Posts Tagged ‘on the road’

Rest stop after a wandering-wondering day without stress. — Photo by Pat Bean

          “Not all those who wander are lost.” J.R.R. Tolkien

A Page From My Journal

          It was my 22nd day on the road in a slow meandering adventure from Idaho, where I had spent the summer, to Nashville, Indiana, where I had stopped for two days while Mother Nature weeped her blessings.

          It was still drizzling when I began the day’s journey to North Bend Ohio, about 100 miles away. This was my preferred daily mileage as it allowed me start my day leisurely with cream-laced coffee, do some writing, and then take my dog, Pepper, for a long walk before we got on the road in our RV, Gypsy Lee.

           The first town we passed was a tiny one called Gnaw Bone. Why, I wondered, would somebody name a town Gnaw Bone?

          Perhaps they didn’t. It was originally a French settlement called Narbonne, which we Americans might have mistranslated as Gnaw Bone.

          But the question filled my head with nonsense for a while as I traveled down several Indiana backroads. Usually I have these to myself, but not today.

           The narrow tree-lined roads I had chosen were not untraveled roads.  I had plenty of vehicular company, including a lavender semi that passed me in a swirl of blowing autumn leaves. Now I’ve seen purple semis but never a lavender one before.

          Was a man or woman driving? I hadn’t been able to look because the large truck passed me on a curve, and I had wisely kept my eyes on the road.  

          And then I found myself quoting out loud to Pepper: “I never saw a purple cow. I never hope to see one. But I would rather see, than be one.”

          It was just that kind of day.

          Then a few miles farther down the road, there was a green farm truck with a rear sticker asking: “Who is John Galt?”

          It started my brain thinking about Ayn Rand’s book, Atlas Shrugged, and from there to how we seem to live our lives at either end of a pendulum swing.

          And so. this wandering-wondering day went, with my brain circuits traveling ever so much faster than Gypsy Lee.

Pat Bean is a retired journalist who lives in Tucson with her canine companion, Scamp. She is a wondering-wanderer, avid reader, enthusiastic birder, Lonely Planet Community Pathfinder, Story Circle Network board member, author of Travels with Maggie available on Amazon, and is always searching for life’s silver lining.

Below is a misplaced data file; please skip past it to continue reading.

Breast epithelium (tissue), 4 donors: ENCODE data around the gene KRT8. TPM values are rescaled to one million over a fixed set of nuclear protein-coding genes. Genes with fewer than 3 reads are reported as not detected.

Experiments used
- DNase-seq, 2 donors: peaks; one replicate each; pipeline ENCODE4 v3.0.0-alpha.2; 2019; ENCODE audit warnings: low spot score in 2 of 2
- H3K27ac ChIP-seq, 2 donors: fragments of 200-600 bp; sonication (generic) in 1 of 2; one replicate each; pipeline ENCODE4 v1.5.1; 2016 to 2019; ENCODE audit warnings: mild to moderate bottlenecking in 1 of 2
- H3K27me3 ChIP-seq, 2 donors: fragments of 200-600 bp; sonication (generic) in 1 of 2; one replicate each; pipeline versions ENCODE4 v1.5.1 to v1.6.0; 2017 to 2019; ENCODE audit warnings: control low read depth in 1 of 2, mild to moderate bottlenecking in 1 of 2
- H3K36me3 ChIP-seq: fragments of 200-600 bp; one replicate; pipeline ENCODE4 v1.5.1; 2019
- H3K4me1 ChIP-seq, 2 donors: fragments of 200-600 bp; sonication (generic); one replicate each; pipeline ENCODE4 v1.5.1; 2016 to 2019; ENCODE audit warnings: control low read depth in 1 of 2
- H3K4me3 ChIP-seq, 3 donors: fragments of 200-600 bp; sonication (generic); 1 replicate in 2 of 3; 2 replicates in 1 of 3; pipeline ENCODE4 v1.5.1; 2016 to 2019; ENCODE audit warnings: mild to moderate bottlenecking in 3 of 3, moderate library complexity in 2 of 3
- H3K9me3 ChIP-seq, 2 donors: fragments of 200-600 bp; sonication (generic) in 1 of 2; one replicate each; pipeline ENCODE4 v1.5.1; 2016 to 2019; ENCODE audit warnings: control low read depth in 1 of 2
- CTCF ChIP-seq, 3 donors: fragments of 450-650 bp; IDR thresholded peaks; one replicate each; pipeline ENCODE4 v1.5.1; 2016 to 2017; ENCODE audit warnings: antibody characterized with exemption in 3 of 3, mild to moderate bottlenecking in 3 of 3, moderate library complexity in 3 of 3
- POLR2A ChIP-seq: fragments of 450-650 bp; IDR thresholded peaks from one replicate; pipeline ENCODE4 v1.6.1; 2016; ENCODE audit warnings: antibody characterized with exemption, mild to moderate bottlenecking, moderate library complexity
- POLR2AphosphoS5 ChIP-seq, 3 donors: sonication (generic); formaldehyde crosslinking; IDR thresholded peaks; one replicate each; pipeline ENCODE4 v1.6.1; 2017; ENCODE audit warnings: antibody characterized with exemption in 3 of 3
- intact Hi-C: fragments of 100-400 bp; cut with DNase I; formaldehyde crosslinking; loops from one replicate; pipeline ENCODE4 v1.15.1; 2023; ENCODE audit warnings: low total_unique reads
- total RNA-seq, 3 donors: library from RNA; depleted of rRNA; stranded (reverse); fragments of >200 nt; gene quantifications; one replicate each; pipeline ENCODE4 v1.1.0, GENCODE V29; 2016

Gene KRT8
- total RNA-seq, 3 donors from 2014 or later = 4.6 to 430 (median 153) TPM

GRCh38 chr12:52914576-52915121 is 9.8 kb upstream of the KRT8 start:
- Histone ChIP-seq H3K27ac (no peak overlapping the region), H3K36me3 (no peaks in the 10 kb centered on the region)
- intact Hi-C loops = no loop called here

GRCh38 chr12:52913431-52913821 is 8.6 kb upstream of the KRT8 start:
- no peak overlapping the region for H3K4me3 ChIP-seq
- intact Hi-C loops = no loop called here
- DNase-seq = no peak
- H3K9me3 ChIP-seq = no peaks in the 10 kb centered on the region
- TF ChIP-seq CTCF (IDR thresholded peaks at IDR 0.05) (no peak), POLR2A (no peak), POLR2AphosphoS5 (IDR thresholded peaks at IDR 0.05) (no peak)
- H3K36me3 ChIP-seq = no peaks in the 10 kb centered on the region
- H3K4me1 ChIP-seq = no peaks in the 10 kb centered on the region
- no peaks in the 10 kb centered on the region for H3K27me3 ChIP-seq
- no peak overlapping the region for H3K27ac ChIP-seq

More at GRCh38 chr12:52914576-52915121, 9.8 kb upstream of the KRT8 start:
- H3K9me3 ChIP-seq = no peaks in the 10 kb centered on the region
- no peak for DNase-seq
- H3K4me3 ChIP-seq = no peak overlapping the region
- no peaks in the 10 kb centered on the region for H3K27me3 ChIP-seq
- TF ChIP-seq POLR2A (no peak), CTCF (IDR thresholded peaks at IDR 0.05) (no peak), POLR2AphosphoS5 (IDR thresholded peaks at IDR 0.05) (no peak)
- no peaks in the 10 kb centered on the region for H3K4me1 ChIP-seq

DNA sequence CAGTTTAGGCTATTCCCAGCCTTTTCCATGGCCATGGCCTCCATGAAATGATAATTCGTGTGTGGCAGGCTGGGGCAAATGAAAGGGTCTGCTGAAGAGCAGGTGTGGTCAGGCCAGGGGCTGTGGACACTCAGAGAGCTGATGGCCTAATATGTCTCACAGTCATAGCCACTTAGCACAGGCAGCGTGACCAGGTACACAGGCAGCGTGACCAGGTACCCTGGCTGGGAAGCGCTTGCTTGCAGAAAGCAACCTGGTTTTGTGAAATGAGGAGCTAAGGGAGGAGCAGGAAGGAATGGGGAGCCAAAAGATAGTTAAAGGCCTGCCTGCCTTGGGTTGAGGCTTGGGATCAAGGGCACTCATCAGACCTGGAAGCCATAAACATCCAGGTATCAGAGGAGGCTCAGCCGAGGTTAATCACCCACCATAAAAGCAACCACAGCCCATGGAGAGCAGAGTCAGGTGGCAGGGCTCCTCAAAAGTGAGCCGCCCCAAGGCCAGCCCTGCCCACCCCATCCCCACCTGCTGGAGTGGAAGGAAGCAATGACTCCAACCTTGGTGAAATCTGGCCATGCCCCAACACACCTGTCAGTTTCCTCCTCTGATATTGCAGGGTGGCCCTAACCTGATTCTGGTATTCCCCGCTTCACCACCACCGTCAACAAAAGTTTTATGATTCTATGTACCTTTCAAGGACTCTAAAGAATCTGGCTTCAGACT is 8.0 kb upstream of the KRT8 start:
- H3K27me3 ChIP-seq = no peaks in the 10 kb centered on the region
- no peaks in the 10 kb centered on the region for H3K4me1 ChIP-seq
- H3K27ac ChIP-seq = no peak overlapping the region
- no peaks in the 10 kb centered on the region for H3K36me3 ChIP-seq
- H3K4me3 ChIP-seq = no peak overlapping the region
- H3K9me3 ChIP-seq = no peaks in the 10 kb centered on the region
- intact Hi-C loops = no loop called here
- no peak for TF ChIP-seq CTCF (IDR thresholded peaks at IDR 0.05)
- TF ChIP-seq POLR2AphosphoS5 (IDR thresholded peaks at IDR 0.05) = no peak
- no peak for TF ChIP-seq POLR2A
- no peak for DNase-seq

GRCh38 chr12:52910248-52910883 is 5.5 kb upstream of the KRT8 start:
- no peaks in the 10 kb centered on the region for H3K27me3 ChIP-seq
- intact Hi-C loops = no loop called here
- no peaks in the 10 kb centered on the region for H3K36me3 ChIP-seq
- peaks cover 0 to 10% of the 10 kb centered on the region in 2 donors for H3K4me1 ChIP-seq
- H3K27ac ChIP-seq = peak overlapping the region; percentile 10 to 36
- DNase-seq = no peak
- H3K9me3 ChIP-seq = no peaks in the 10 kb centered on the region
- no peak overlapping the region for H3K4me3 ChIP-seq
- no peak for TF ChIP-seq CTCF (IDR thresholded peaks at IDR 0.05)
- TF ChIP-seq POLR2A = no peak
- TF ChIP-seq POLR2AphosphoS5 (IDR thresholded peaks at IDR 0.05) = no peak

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“With every book you go back to school. You become a student. You become an investigative reporter. You spend a little time learning what it’s like to live in someone else’s shoes.”\

This made for a nice reading nook when I was visiting Flagstaff, Arizona, a few years ago. -- Photo by Pat Bean

This made for a nice reading nook when I was visiting Flagstaff, Arizona, a few years ago. — Photo by Pat Bean

Or Not!

            Don Quixote, written in the early 17th century by Miguel de Cervantes, is considered an influential work of literature, and as such, is included on many recommended book reading lists.

A cozy bench to read, or watch birds. -- Photo by Pat Bean

A cozy bench to read, or watch birds. — Photo by Pat Bean

I slogged through the thick two-volume missive, on which is based the play and movie, Man of La Mancha, discovering many thought-provoking ideas that enriched my mind. It was well-worth my reading times.

But while Jack Kerouac’s On the Road is on just about every list of the 100 best travel books, which is a genre I read prolifically and enthusiastically, I haven’t been able to slog through this book. I’ve tried three different times with little success.

I fall asleep, I lay the book aside and somehow it gets lost and I never have the desire to return to it. I just don’t understand Kerouac’s kind of travel. About the only think I truly get about Kerouac and his Beat Generation is this one quote: “What is the feeling when you’re driving away from people, and they recede on the plain till you see their flecks dispersing? It’s the too huge world vaulting us, and its good-bye. But we lean forward to the next crazy venture beneath the skies.”

            I use it on the opening page of Travels with Maggie, the travel book I’m hoping to get published soon. I suspect, however, those words might have meant something different to Kerouac than to me – just as all written words mean different things to different writers and different readers.

Something in me says I should give On the Road another try. Something else in me says or not?

Bean Pat: A pleasant and peaceful armchair journey through the Namibia Desert http://tinyurl.com/om4pmks Watch the slide show.